On January 5, 2015, the Assistant Secretary of the Army, Manpower and Reserve Affairs, Army Equal Opportunity Policy Branch (“AEOPB”) received the FOIA request as a referral from the Army Litigation Division. The AEOPB searched the Equal Opportunity Reporting System database (“EORS”) and electronic mail files, but found no responsive records after using the search terms, “Cheryl Eberg, Cheryl Gilbert, and Cheryl Pilgrim.” On March 11, 2015, the EO Advisor, Headquarters, 45th Sustainment Brigade (“45th SB”) received the FOIA request as a referral from the Army Legal Services Agency. The EO Advisor’s search, which used the possible names, “Cheryl Eberg, ” “Gilbert, ” and “Pilgrim, ” revealed no responsive records.

         II. STANDARD OF REVIEW

         “FOIA was enacted to promote honest and open government and to assure the existence of an informed citizenry to hold the governors accountable to the governed.” Grand Cent. P’ship., Inc. v. Cuomo, 166 F.3d 473, 478 (2d Cir. 1999) (quotation marks omitted). FOIA reflects “a general philosophy of full agency disclosure, ” Dep’t of Air Force v. Rose, 425 U.S. 352, 360 (1976) (quotation marks omitted), and “adopts as its most basic premise a policy strongly favoring public disclosure of information in the possession of federal agencies, ” Halpern v. F.B.I., 181 F.3d 279, 286 (2d Cir.1999).

         “There are, however, limits to FOIA’s reach. Specifically, in recognition of those interests that may at times conflict with the policy of full disclosure, FOIA also provides nine exemptions from its disclosure requirement.” El Badrawi v. Dep’t of Homeland Sec., 583 F.Supp.2d 285, 292 (D. Conn. 2008) (quotation marks and citations omitted). Yet, “[i]n keeping with the policy of full disclosure, the exemptions are narrowly construed with doubts resolved in favor of disclosure.” Halpern, 181 F.3d at 287 (quotation marks omitted).

         “As with all motions for summary judgment, summary judgment in a FOIA case is appropriate only when the . . . materials submitted to the Court show that there is no genuine issue as to any material fact and that the movant is entitled to judgment as a matter of law.” Serv. Women’s Action Network v. Dep’t of Def., 888 F.Supp.2d 231, 240 (D. Conn. 2012) (quotation marks omitted) (hereinafter “SWAN I”). “In order to prevail on a motion for summary judgment in a FOIA case, the defending agency has the burden of showing that its search was adequate and that any withheld documents fall within an exemption to FOIA.” Carney v. United States Dep’t of Justice, 19 F.3d 807, 812 (2d Cir.1994).

         To sustain that burden, the agency may rely on “[a]ffidavits or declarations supplying facts indicating that the agency has conducted a thorough search and giving reasonably detailed explanations why any withheld documents fall within an exemption.” Id.

Affidavits submitted by an agency are accorded a presumption of good faith; accordingly, discovery relating to the agency’s search and the exemptions it claims for withholding records generally is unnecessary if the agency’s submissions are adequate on their face. When this is the case, the district court may forgo discovery and award summary judgment on the basis of affidavits.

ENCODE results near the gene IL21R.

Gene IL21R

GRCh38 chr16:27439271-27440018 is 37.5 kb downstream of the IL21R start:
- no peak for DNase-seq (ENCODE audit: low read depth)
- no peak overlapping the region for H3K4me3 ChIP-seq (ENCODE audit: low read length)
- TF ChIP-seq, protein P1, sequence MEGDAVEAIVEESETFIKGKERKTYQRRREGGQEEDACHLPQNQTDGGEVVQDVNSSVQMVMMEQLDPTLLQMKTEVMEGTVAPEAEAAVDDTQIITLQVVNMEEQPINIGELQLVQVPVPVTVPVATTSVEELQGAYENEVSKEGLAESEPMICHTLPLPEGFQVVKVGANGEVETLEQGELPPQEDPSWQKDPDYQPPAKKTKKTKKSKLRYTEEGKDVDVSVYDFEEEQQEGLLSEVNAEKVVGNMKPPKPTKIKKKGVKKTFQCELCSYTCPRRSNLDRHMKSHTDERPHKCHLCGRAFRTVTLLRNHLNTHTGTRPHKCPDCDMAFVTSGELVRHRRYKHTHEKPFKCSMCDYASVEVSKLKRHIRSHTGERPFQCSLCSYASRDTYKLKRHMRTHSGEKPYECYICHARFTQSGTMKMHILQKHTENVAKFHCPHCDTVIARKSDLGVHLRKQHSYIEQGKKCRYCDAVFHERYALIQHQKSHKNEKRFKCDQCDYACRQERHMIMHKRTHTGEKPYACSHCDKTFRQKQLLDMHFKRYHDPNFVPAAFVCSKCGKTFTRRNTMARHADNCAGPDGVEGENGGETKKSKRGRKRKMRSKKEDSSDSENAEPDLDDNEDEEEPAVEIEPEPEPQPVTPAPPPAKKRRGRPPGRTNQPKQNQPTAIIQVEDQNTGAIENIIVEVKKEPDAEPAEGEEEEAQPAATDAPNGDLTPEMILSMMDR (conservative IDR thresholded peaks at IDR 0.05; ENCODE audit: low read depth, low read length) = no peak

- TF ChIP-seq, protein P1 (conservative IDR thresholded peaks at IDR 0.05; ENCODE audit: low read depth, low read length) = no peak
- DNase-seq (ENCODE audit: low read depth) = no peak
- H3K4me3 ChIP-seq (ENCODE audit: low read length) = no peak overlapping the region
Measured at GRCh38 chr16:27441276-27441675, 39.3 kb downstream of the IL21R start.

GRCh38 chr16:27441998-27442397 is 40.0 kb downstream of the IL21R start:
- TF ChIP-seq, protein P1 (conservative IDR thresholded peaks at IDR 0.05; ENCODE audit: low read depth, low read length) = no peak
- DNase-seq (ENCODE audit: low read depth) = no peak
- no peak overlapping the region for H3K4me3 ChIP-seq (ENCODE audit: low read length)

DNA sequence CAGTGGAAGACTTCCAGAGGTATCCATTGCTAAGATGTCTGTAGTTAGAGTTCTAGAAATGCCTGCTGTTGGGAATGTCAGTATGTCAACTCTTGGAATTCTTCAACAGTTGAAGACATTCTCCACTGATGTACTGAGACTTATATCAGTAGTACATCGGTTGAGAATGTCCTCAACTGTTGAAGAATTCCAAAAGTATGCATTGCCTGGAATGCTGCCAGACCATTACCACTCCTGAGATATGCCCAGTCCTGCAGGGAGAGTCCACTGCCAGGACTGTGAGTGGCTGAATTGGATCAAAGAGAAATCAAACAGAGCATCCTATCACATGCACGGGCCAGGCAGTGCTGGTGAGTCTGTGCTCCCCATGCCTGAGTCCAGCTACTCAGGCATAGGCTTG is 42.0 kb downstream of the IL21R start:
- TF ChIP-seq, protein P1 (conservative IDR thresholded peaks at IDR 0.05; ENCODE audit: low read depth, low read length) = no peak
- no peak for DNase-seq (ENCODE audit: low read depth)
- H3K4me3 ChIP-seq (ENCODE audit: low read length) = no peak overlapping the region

Id. (quotation marks and citations omitted). However, this good faith presumption only applies to agency affidavits or declarations that are “reasonably detailed.” Halpern, 181 F.3d at 295. Affidavits “must be relatively detailed and non-conclusory, ” which “means, for instance, that [they] must describe in reasonable detail the scope of the search and the search terms or methods employed.” SWAN I, 888 F.Supp.2d at 241 (quotation marks omitted).

         “Finally, FOIA instructs district courts to review de novo agency decisions to withhold records. The de novo standard of review for FOIA cases is well established in this circuit.” El Badrawi, 583 F.Supp.2d at 292 (citations omitted).

         III. DISCUSSION

         Defendant argues that, as a matter of law, it conducted a reasonable search for responsive records and established that any withheld documents were properly withheld or redacted. Plaintiff argues that Defendant has not met its burden and that summary judgment is not appropriate.

         A. Adequacy of Searches

         “To prevail on summary judgment when the adequacy of an agency’s search is at issue, the defending agency must show beyond material doubt that it has conducted a search reasonably calculated to uncover all relevant documents.” Vietnam Veterans of Am. Connecticut Greater Hartford Chapter 120 v. Dep’t of Homeland Sec., 8 F.Supp. 3d 188, 205 (D. Conn. 2014) (quotation marks omitted). In order to meet this burden, agency affidavits and declarations

should provide reasonably detailed information about the scope of the search and the search terms or methods employed . . . [and] must also aver that all files likely to contain responsive materials (if such records exist) were searched. To provide a complete description of the search, affidavits must detail files searched and the general scheme of the agency file system. Without at least an elementary description of the general scheme of an agency’s file system, a FOIA requester has no basis upon which to dispute an agency’s assertion that any further search is unlikely to disclose additional relevant information.... [A]n adequate description need only ...